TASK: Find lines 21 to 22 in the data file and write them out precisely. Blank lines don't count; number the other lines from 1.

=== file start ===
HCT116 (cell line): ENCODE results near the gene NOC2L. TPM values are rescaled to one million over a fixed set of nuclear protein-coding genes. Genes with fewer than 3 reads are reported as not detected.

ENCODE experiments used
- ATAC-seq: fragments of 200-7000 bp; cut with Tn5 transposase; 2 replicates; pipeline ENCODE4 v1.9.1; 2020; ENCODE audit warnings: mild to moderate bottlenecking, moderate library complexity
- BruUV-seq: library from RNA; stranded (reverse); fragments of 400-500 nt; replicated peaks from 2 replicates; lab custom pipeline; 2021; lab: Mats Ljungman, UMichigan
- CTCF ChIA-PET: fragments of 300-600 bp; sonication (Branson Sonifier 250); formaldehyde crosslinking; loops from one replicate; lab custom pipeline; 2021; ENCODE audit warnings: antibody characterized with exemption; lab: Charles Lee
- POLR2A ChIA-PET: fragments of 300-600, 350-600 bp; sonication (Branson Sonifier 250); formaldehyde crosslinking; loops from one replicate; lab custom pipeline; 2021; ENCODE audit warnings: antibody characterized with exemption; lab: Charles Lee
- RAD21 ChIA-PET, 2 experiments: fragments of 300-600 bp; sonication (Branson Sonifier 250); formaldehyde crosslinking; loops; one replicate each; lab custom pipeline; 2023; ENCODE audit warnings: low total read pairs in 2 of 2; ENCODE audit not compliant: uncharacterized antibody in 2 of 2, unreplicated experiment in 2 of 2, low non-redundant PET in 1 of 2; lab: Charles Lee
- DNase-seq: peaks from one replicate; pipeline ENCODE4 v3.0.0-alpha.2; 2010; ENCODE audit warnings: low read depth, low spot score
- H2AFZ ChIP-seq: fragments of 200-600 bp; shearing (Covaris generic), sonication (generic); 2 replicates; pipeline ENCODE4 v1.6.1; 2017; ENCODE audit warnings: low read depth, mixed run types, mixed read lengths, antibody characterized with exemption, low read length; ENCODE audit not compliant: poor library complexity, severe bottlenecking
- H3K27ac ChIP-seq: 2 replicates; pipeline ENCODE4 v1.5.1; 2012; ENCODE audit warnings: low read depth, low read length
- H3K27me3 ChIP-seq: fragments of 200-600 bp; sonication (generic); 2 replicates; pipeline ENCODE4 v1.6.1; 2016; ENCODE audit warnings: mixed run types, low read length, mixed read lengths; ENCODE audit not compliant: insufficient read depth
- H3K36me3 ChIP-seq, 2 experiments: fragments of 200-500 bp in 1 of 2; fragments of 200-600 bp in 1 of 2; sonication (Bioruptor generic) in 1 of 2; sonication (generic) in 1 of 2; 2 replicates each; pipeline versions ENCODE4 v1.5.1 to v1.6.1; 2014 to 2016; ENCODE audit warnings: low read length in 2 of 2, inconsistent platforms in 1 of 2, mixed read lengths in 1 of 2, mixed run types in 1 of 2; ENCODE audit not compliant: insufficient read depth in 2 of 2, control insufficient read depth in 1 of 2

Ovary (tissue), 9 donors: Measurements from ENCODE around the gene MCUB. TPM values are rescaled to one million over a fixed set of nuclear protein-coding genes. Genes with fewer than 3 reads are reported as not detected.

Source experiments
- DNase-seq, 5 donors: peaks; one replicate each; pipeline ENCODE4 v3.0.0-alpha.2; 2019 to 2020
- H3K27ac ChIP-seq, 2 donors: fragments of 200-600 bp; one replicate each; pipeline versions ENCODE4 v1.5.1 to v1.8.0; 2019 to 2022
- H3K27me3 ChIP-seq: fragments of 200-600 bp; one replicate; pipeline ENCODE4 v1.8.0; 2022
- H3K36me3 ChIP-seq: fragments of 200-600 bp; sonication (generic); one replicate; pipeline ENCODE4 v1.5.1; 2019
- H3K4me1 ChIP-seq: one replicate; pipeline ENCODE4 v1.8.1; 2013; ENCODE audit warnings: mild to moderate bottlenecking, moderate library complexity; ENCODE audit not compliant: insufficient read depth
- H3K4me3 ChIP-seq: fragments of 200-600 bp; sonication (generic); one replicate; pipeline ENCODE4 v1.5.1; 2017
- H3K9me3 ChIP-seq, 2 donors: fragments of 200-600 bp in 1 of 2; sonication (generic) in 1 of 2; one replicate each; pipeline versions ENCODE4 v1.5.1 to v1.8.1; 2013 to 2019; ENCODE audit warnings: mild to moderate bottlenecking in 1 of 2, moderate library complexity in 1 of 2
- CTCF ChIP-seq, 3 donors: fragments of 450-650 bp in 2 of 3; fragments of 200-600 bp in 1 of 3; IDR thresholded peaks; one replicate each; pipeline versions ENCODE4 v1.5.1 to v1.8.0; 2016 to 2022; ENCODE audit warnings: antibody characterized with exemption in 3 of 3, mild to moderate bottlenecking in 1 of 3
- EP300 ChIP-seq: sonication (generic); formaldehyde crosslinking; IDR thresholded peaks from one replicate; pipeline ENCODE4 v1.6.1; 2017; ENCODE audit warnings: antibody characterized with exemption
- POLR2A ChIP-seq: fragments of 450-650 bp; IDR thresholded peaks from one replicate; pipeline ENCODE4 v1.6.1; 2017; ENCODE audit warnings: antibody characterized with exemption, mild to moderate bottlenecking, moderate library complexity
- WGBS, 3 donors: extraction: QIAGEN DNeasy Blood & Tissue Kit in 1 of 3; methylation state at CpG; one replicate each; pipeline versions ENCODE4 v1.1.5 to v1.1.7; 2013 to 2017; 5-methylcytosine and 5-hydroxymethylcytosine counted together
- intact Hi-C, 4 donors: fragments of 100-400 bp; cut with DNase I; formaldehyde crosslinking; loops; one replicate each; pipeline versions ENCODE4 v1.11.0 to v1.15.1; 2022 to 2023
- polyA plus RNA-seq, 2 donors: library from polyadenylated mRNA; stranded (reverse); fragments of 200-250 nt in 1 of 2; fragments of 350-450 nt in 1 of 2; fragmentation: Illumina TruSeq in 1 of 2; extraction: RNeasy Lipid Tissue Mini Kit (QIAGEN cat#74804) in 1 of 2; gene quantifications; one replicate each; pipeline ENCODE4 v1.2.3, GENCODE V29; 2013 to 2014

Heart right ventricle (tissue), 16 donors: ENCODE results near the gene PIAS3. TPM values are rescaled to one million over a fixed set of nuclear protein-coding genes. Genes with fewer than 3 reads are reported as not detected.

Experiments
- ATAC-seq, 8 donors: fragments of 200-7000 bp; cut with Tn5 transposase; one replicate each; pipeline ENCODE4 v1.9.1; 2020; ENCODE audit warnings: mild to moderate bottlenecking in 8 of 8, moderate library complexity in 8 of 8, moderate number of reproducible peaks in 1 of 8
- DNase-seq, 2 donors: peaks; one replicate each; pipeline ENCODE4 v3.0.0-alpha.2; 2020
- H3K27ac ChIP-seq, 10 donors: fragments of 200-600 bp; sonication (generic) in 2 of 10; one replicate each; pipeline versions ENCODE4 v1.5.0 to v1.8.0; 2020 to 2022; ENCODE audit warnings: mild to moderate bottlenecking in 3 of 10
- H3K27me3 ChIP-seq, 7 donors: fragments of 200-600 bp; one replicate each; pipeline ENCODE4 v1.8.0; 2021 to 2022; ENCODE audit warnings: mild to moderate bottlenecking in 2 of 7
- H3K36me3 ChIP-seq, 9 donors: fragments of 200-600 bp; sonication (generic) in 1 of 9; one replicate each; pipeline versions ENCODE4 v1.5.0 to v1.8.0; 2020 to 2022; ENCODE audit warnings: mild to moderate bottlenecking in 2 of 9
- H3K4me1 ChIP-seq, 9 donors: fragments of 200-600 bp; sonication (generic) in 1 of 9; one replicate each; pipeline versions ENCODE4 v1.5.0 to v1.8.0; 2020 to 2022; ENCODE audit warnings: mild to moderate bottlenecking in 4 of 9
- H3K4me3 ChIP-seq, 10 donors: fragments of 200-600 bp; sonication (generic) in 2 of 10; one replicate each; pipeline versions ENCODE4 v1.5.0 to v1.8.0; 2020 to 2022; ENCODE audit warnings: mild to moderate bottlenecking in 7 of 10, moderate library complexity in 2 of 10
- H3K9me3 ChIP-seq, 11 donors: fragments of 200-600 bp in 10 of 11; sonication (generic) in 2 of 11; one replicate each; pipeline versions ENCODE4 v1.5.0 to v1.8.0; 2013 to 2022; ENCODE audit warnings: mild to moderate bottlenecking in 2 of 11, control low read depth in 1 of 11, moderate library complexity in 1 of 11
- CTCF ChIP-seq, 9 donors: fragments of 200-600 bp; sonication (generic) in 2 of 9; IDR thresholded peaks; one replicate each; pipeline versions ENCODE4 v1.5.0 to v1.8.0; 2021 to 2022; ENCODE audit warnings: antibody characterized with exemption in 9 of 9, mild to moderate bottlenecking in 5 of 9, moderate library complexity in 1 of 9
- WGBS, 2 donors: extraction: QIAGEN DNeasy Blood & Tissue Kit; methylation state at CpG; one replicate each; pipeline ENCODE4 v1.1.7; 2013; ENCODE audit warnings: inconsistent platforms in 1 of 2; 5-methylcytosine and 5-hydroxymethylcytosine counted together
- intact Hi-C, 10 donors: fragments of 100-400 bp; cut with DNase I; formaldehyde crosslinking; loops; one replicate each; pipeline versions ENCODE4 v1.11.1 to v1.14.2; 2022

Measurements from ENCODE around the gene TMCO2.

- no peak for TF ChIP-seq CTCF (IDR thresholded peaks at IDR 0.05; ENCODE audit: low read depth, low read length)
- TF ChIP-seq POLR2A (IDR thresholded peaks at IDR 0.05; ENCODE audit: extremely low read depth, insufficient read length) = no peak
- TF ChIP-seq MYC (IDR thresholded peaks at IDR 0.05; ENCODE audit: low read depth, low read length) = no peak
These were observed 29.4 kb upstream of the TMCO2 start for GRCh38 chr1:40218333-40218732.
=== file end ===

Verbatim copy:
- H3K9me3 ChIP-seq, 2 donors: fragments of 200-600 bp in 1 of 2; sonication (generic) in 1 of 2; one replicate each; pipeline versions ENCODE4 v1.5.1 to v1.8.1; 2013 to 2019; ENCODE audit warnings: mild to moderate bottlenecking in 1 of 2, moderate library complexity in 1 of 2
- CTCF ChIP-seq, 3 donors: fragments of 450-650 bp in 2 of 3; fragments of 200-600 bp in 1 of 3; IDR thresholded peaks; one replicate each; pipeline versions ENCODE4 v1.5.1 to v1.8.0; 2016 to 2022; ENCODE audit warnings: antibody characterized with exemption in 3 of 3, mild to moderate bottlenecking in 1 of 3